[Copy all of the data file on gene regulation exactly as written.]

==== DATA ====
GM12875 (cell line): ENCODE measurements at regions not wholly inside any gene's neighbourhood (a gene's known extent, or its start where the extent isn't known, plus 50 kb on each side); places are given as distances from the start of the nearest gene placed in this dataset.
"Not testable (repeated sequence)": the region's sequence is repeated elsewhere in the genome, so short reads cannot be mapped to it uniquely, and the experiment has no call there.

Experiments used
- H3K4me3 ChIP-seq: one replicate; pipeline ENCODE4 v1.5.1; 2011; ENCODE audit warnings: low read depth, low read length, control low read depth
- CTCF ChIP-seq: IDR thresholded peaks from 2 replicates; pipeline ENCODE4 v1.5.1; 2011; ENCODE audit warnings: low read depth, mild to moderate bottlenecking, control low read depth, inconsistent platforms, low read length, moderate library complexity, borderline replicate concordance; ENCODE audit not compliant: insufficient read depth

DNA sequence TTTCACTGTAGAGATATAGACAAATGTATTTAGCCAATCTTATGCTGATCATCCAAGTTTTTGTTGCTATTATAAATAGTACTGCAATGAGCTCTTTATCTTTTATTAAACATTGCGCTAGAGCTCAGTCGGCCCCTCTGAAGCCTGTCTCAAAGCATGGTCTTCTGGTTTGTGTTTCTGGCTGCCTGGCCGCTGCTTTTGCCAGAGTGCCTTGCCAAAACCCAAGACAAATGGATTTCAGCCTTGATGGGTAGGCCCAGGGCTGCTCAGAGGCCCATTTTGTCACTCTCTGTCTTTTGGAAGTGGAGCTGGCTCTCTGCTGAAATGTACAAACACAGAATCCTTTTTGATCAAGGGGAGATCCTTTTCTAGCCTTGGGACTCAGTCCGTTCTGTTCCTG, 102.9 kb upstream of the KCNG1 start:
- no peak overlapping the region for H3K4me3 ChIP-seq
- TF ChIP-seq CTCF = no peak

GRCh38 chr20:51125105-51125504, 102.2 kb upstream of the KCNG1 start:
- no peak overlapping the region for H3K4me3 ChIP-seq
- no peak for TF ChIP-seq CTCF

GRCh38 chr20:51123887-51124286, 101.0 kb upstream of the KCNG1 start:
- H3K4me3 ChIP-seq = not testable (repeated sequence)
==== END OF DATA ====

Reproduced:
GM12875 (cell line): ENCODE measurements at regions not wholly inside any gene's neighbourhood (a gene's known extent, or its start where the extent isn't known, plus 50 kb on each side); places are given as distances from the start of the nearest gene placed in this dataset.
"Not testable (repeated sequence)": the region's sequence is repeated elsewhere in the genome, so short reads cannot be mapped to it uniquely, and the experiment has no call there.

Experiments used
- H3K4me3 ChIP-seq: one replicate; pipeline ENCODE4 v1.5.1; 2011; ENCODE audit warnings: low read depth, low read length, control low read depth
- CTCF ChIP-seq: IDR thresholded peaks from 2 replicates; pipeline ENCODE4 v1.5.1; 2011; ENCODE audit warnings: low read depth, mild to moderate bottlenecking, control low read depth, inconsistent platforms, low read length, moderate library complexity, borderline replicate concordance; ENCODE audit not compliant: insufficient read depth

DNA sequence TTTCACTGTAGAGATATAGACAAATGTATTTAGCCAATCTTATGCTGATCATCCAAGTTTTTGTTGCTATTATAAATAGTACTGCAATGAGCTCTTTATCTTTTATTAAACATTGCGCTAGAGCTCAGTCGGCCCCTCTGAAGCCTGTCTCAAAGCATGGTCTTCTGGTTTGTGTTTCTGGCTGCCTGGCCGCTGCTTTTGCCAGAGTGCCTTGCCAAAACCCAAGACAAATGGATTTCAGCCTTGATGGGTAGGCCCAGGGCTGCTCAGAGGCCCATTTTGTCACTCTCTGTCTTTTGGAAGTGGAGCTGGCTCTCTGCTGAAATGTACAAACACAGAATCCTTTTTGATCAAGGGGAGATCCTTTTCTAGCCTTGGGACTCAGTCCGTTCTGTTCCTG, 102.9 kb upstream of the KCNG1 start:
- no peak overlapping the region for H3K4me3 ChIP-seq
- TF ChIP-seq CTCF = no peak

GRCh38 chr20:51125105-51125504, 102.2 kb upstream of the KCNG1 start:
- no peak overlapping the region for H3K4me3 ChIP-seq
- no peak for TF ChIP-seq CTCF

GRCh38 chr20:51123887-51124286, 101.0 kb upstream of the KCNG1 start:
- H3K4me3 ChIP-seq = not testable (repeated sequence)